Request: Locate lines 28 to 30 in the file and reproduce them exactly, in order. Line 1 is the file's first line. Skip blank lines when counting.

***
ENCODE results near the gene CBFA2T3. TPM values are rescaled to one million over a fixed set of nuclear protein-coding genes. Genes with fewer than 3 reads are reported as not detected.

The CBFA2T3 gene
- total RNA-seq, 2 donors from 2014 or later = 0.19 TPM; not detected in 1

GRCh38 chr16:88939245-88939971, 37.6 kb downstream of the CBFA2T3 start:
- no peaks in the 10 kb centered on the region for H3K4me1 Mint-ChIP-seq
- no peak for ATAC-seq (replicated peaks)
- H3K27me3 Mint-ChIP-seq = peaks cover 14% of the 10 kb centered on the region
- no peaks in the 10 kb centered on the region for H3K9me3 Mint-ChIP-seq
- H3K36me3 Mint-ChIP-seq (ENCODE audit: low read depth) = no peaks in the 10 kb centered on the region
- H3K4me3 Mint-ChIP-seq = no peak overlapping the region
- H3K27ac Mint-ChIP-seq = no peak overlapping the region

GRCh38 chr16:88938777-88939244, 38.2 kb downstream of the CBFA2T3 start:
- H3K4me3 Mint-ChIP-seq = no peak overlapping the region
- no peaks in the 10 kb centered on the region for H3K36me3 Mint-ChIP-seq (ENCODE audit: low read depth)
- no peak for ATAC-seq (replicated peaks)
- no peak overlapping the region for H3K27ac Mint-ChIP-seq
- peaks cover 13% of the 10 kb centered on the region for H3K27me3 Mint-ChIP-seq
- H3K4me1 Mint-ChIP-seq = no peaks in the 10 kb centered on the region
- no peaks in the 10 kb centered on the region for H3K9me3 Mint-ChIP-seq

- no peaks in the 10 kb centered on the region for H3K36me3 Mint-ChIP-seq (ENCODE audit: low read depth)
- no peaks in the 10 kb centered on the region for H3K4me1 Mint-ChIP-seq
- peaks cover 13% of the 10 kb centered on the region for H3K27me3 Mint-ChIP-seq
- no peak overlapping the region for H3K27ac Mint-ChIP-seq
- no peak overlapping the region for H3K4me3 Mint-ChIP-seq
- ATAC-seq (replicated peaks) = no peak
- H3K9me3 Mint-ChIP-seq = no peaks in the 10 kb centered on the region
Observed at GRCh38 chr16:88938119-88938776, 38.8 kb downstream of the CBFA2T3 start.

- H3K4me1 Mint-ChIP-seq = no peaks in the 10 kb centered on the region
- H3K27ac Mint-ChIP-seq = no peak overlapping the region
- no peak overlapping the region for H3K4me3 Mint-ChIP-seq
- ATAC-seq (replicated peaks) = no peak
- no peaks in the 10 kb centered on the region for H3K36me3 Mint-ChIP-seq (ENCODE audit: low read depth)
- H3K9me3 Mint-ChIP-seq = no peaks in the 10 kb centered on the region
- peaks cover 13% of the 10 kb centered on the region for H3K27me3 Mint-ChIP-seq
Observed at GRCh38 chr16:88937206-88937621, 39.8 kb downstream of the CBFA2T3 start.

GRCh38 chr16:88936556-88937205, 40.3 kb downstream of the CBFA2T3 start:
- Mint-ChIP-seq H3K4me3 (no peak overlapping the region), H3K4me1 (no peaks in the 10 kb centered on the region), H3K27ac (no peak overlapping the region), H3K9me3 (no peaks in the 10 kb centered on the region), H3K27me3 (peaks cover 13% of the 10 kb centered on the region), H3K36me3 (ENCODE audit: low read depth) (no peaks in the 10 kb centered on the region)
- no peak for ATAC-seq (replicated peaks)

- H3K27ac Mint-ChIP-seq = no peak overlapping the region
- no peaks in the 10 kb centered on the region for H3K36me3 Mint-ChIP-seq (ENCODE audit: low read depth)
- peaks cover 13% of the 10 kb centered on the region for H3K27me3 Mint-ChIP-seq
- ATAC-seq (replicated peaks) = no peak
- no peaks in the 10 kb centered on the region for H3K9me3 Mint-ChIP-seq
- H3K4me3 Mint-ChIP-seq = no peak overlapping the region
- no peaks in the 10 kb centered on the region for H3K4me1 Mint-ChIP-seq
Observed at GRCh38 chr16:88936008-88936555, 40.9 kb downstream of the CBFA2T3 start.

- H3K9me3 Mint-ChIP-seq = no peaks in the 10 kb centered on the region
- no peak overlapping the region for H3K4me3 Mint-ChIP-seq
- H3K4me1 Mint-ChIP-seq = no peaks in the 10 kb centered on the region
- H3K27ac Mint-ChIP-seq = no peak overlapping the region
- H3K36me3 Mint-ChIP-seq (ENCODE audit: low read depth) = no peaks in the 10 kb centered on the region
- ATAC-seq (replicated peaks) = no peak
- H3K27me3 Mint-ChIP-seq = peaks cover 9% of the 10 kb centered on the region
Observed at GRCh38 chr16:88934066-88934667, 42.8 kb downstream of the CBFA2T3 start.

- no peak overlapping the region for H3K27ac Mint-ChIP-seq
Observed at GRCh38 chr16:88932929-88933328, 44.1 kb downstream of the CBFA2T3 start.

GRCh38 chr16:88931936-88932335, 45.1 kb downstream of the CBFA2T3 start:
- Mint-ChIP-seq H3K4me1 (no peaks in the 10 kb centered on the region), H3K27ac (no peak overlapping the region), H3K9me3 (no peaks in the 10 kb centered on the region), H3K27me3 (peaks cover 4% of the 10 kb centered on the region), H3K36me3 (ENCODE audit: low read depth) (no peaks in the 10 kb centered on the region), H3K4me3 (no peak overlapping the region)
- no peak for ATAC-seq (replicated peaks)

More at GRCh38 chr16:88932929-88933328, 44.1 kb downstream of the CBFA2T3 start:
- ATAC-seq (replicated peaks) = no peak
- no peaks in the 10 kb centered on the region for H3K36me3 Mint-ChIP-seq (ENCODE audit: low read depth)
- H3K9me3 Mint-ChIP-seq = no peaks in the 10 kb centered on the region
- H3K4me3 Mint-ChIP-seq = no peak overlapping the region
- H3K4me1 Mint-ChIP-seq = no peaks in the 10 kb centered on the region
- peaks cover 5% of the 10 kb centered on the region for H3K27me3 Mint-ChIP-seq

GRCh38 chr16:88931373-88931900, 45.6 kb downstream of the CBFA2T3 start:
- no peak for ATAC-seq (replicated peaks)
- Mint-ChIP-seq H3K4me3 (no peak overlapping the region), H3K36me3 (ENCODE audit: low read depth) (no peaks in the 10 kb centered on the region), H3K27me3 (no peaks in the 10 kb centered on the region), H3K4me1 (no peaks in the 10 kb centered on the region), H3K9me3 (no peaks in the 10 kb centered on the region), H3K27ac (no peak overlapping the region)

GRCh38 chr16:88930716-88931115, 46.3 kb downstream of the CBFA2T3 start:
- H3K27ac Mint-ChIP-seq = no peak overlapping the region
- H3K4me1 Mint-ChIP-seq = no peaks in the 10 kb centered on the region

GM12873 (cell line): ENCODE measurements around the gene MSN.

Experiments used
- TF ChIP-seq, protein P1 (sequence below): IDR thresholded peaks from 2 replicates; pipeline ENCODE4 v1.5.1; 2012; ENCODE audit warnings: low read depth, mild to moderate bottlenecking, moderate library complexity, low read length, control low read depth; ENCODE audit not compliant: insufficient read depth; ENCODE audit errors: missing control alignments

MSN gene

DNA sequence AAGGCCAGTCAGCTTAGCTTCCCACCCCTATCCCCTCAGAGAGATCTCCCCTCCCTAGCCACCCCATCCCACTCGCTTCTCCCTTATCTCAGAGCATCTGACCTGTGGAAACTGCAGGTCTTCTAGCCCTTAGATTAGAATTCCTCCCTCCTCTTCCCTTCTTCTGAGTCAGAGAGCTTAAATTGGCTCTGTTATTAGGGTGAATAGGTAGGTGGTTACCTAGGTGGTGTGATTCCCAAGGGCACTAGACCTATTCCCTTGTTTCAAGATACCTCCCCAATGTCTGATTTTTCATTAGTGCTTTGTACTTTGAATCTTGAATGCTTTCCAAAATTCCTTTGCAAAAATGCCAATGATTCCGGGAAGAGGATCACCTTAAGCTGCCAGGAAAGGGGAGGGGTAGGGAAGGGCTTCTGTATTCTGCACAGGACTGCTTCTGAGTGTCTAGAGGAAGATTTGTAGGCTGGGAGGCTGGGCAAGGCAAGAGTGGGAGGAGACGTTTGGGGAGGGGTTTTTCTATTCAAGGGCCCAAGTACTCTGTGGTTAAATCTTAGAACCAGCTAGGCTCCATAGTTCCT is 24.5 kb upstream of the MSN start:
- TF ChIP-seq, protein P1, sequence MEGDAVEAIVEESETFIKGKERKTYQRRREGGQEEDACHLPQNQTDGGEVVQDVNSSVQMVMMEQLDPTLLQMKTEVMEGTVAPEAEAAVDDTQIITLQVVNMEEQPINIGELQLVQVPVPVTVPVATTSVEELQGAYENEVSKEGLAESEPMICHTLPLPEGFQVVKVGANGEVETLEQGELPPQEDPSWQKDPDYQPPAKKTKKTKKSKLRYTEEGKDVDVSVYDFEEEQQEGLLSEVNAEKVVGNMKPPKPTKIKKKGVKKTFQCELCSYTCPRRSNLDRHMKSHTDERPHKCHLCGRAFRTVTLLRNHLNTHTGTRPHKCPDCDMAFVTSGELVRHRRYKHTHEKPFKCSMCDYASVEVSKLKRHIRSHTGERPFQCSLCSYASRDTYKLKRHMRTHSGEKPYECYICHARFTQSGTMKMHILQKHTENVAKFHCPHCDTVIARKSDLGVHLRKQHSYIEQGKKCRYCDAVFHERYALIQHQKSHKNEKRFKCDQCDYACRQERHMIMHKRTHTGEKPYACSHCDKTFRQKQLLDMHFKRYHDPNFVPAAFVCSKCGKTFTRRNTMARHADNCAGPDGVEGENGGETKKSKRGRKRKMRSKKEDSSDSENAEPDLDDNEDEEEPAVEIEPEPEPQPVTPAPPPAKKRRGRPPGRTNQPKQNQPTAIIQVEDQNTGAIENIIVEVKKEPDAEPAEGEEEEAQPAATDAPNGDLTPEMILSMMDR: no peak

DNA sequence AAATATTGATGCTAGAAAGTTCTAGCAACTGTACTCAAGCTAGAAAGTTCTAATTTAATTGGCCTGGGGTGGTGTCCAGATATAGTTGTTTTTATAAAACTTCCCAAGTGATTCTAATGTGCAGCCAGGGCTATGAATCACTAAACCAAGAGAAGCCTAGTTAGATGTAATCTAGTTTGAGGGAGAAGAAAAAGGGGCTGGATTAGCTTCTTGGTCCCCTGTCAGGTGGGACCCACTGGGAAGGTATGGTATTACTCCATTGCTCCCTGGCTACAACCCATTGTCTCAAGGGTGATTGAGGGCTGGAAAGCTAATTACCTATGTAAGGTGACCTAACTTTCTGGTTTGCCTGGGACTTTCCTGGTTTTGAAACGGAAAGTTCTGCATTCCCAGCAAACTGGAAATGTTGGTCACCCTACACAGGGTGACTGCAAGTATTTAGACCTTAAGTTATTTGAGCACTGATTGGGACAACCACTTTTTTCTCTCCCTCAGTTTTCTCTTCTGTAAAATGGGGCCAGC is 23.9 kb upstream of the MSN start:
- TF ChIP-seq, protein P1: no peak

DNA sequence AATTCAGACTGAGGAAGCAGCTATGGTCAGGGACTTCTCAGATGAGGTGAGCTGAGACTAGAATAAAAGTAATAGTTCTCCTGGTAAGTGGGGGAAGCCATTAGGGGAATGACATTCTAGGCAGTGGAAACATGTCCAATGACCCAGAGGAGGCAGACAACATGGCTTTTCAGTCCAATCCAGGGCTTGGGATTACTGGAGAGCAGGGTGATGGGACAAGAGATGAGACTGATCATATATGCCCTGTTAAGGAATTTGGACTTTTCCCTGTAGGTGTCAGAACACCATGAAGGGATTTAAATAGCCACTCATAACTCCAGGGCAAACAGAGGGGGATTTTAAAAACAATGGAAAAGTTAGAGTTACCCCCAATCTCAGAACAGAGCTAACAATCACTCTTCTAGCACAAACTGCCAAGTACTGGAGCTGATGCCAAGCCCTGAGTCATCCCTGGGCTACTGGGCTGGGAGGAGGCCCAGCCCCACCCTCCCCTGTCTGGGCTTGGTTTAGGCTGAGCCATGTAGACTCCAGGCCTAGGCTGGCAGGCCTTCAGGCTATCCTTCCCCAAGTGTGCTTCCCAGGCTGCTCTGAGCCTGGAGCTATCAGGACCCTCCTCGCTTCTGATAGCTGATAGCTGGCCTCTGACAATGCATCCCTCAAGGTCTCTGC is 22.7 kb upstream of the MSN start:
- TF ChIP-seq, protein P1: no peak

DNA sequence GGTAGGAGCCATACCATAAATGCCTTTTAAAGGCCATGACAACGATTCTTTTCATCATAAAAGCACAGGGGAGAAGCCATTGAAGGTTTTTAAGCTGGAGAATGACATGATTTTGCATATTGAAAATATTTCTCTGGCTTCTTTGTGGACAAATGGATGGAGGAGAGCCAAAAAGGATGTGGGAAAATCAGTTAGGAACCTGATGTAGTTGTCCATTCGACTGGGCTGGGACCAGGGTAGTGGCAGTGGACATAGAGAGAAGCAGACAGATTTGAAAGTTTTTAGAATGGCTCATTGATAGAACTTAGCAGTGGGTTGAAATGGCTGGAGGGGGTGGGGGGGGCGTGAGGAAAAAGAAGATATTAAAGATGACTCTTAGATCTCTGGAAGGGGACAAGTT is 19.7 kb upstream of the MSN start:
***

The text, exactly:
- H3K4me1 Mint-ChIP-seq = no peaks in the 10 kb centered on the region
- H3K27ac Mint-ChIP-seq = no peak overlapping the region
- no peak overlapping the region for H3K4me3 Mint-ChIP-seq